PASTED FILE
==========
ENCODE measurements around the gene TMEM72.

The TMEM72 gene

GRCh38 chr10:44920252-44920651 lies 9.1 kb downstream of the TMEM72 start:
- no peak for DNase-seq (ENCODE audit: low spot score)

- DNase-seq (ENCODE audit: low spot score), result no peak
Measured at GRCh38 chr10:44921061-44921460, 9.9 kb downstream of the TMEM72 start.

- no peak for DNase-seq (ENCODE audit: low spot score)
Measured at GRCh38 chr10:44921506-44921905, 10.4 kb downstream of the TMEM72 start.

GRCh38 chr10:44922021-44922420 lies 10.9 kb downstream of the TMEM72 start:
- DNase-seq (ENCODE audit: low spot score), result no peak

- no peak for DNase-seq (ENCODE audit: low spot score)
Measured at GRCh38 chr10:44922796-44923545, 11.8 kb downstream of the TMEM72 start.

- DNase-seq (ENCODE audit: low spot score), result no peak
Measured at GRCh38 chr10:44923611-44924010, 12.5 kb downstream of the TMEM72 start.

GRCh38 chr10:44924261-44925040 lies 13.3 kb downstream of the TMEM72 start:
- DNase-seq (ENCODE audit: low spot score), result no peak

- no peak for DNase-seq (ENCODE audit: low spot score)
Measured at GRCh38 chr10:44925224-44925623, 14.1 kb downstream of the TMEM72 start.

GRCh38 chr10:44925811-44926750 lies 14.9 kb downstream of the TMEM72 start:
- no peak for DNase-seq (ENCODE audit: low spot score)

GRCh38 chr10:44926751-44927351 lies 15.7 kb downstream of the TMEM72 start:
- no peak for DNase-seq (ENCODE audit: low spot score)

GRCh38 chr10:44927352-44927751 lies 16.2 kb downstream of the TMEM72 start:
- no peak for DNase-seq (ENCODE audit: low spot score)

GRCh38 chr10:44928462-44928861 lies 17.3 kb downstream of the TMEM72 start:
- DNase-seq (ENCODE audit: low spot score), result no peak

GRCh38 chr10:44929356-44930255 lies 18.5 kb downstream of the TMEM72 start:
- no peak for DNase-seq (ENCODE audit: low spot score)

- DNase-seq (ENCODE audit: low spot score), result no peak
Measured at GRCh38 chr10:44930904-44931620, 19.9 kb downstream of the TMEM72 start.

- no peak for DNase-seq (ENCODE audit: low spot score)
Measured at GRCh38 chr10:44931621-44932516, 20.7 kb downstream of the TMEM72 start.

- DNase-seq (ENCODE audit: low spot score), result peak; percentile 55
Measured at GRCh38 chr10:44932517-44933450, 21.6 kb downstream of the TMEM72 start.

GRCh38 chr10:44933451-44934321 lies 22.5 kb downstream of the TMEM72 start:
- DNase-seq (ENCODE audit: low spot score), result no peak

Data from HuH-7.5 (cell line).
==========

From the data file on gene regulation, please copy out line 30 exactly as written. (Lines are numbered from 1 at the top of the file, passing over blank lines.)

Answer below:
Measured at GRCh38 chr10:44930904-44931620, 19.9 kb downstream of the TMEM72 start.